AOL Finance is one of the many other sites I found that talks DIY plumbing. If you are thinking to yourself, “What does AOL Finance know about plumbing?” you are right to question its expertise on the subject. To its credit, the video features a clip show of bad plumbing repairs in action with a few pleas to hire a professional.
However, the AOL article goes on to say, “Snaking a drain is a pretty painless task, particularly if you have the right tools on hand. DIY Network recommends getting a jetting machine, which will break through clogs in the pipe. Jetting or drain cleaning machines can be purchased online. Once you’ve removed the cover from the cleanout on the main drain, it’s just a matter of securing the hose and turning on the machine.”
I wouldn’t consider myself a drain snaking expert. I can say with some certainty that AOL completely underestimates the skill, tools and expertise to snake a drain without creating a disaster. The upside for plumbers is that a homeowner sitting next to a drain jet experiment gone wrong may be less likely to complain about hiring a professional to finish the job.
Why are homeowners trying to do projects for themselves in the first place? I think that it is part of the world we live in, because so much of our lives revolve around internet knowledge. I think an introspective answer to that question is that plumbers weren’t questioned pre-Google search. They could choose not to explain to their customers what they were doing, and, unless that customer went to trade school, they probably wouldn’t know enough to question a professional. As long as homeowners trusted the reputation of the contractor, that was it.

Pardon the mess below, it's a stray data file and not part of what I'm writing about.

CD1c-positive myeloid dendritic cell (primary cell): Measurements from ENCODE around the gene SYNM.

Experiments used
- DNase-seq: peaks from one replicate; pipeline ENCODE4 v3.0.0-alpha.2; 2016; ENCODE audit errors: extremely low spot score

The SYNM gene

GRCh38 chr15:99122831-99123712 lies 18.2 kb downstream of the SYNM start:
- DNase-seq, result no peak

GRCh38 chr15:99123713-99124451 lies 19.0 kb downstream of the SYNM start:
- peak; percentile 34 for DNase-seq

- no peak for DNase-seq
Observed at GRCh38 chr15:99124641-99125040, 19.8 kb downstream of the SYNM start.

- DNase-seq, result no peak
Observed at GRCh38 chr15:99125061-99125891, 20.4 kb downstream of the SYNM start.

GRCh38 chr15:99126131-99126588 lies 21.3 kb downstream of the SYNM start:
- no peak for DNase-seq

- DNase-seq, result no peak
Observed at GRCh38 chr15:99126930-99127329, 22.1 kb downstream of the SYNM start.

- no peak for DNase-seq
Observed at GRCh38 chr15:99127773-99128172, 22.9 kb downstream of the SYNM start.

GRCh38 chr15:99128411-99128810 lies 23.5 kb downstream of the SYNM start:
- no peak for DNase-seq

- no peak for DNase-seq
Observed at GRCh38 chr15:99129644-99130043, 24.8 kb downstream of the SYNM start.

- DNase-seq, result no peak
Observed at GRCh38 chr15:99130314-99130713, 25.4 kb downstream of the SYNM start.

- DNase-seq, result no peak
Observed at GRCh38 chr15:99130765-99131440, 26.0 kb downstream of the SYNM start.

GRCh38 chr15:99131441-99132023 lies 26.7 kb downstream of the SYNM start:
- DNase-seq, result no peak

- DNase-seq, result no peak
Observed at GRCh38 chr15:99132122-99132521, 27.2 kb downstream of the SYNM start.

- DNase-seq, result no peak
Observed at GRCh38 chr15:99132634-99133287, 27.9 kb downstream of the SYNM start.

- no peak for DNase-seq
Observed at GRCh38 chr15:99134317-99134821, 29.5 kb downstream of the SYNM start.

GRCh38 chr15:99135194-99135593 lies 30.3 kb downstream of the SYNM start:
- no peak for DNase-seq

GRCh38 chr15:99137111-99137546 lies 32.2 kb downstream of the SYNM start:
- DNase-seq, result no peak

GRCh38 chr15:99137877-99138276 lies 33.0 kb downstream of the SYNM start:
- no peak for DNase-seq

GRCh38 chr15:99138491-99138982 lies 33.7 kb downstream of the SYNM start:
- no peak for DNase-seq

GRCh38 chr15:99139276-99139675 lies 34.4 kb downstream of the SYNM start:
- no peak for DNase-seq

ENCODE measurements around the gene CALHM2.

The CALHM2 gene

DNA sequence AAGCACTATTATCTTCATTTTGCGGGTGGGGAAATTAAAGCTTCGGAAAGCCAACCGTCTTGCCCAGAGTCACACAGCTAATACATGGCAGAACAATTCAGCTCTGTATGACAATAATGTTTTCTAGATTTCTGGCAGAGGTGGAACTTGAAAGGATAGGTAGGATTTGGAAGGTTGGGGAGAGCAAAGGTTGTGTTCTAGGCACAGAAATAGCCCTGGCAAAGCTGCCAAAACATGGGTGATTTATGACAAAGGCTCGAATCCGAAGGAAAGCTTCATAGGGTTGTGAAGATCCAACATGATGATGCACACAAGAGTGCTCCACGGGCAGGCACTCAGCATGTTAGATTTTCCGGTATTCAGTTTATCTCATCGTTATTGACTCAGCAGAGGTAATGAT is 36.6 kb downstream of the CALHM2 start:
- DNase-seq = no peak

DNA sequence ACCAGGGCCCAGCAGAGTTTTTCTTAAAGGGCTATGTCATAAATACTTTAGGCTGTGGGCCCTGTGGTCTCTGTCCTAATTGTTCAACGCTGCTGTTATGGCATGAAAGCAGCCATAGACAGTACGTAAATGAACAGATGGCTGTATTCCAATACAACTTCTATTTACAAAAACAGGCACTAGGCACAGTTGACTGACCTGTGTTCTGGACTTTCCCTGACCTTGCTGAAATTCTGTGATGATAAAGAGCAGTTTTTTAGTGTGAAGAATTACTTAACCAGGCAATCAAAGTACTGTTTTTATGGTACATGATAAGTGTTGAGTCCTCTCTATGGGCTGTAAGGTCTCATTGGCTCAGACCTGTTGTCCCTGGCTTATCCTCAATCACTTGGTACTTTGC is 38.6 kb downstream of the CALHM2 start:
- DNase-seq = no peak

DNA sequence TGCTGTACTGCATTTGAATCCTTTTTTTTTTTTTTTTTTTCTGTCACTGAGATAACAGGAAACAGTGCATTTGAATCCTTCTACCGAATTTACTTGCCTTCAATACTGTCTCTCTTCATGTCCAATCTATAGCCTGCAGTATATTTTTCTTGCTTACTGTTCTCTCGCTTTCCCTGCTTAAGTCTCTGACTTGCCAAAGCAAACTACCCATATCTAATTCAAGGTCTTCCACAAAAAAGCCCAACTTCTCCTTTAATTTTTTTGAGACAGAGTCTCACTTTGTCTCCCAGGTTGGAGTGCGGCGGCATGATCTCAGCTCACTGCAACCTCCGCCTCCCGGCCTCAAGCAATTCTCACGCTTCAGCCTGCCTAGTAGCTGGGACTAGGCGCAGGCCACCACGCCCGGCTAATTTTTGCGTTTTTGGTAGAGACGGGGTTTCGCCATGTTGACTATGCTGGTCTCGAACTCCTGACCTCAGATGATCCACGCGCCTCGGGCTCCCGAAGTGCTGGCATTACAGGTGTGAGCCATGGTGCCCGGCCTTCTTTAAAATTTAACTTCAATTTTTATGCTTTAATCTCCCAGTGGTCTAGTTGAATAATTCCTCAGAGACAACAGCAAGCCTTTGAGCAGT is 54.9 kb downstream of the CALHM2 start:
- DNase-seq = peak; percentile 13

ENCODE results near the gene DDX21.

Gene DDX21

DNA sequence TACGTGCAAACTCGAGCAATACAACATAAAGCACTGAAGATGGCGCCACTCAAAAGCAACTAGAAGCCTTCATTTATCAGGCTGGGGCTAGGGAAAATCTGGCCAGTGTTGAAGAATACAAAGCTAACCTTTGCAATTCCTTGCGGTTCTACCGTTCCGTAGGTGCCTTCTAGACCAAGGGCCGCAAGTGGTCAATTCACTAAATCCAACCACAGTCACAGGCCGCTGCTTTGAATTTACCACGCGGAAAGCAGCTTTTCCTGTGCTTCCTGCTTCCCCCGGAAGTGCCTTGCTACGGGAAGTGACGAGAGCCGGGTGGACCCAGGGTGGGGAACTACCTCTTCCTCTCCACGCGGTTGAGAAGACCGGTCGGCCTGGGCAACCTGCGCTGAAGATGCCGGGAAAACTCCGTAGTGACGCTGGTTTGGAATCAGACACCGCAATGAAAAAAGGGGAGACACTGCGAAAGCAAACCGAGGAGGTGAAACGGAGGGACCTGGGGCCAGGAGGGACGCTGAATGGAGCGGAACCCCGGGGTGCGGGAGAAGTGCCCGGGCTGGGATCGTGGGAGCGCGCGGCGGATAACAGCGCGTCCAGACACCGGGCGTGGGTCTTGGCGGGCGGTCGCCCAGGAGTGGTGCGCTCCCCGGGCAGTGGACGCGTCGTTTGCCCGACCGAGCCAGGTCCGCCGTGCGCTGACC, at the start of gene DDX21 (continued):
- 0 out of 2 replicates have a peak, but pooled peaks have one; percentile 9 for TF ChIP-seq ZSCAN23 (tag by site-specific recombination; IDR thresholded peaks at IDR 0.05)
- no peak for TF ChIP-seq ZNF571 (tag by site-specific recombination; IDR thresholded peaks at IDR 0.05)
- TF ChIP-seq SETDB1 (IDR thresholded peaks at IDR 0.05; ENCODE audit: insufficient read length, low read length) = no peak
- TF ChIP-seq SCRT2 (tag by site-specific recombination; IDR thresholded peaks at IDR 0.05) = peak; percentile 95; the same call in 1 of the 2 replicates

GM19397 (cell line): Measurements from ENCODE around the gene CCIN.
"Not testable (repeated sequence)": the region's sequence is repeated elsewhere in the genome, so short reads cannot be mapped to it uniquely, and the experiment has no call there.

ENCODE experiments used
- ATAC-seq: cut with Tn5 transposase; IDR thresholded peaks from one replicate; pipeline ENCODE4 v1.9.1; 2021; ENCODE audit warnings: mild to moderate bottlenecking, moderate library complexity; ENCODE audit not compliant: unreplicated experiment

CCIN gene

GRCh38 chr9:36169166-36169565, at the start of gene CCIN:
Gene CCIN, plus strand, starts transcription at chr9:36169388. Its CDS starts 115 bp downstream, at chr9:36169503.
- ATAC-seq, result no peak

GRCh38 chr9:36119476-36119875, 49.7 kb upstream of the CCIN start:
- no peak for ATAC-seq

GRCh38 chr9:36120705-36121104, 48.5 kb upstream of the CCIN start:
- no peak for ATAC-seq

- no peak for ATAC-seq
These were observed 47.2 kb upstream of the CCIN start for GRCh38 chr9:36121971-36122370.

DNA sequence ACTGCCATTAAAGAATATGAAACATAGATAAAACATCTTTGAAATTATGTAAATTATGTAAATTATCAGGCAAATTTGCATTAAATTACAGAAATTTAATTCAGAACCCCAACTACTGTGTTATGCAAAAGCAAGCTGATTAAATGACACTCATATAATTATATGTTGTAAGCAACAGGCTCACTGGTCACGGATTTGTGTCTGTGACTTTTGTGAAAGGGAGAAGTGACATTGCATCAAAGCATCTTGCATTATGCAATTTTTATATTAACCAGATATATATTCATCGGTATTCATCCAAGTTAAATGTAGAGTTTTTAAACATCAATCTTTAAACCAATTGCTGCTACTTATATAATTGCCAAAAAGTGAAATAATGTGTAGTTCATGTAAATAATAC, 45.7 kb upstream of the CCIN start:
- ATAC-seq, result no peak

Our industry does not have the luxury of avoiding the customer hand-holding anymore. The modern day successful plumber will have to stress the importance of good communication skills to keep ahead of the blogosphere. The most successful plumbing and heating salespeople I know may or may not be technically savvy. They are, however, excellent at talking customers through the value of the service they provide, making them a more attractive option than a Google search.
In my experience, most customers want to pay whatever they decide a fair price is for plumbing and heating repairs. Not necessarily the absolute lowest price on earth, but a fair price. If they have no idea how hard it is to do plumbing and heating well, they may assume it is a $15/hour task. If you can politely show how good you are at difficult work, you can help talk the customers off the DIY ledge.
The average homeowner doesn’t want to spend their Saturday learning to be a plumber. They also don’t want to feel like they have wasted money paying someone for a simple task they could have done on their own.
You have two basic options: 1. Charge less than what a DIY homeowner thinks plumbing should cost (and get a second job); 2. Charge a living wage and practice explaining the value of your service so the average homeowner can understand it. You shouldn’t be condescending or overly technical. The best business people can calmly and clearly explain to anyone on earth why what they do is important. Plumbing and heating trades are no exception.